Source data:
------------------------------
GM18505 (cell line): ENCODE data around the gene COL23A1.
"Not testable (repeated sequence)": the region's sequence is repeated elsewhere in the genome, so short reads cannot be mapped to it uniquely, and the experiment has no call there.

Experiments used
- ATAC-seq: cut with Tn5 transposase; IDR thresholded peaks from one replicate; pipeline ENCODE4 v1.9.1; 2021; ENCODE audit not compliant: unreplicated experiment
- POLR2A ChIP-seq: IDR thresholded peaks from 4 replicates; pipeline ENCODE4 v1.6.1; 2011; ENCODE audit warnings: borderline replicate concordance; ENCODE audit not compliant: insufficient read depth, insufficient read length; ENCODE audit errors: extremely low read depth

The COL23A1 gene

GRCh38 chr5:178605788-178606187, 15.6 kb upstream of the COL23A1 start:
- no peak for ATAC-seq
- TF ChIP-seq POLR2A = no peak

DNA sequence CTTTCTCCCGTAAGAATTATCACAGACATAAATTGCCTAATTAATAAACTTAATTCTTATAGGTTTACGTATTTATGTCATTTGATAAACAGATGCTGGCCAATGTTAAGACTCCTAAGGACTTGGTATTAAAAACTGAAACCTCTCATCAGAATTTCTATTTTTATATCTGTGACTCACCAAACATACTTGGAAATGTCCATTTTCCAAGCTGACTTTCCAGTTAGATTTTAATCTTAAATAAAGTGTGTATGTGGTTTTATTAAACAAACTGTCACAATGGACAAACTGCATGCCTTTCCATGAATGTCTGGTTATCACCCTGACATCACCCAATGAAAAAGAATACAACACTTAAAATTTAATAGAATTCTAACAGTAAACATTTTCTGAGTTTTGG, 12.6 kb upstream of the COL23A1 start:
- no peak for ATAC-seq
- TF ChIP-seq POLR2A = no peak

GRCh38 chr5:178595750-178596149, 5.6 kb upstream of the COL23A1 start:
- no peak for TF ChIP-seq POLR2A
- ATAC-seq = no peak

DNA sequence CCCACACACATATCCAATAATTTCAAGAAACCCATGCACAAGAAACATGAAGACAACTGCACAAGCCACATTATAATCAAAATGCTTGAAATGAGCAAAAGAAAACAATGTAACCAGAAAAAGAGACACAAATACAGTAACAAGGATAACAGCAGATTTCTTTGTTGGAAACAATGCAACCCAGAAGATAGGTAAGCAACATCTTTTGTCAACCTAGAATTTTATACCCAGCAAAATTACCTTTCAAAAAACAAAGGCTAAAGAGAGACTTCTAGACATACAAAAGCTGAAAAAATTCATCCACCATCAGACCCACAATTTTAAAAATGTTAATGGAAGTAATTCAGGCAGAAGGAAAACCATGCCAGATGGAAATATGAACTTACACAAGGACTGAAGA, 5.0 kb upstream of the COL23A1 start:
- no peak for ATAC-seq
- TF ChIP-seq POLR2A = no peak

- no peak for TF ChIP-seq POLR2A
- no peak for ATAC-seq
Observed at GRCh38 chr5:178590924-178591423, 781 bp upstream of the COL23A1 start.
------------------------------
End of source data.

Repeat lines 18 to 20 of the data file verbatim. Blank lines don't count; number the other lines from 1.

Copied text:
- TF ChIP-seq POLR2A = no peak

- no peak for TF ChIP-seq POLR2A
- no peak for ATAC-seq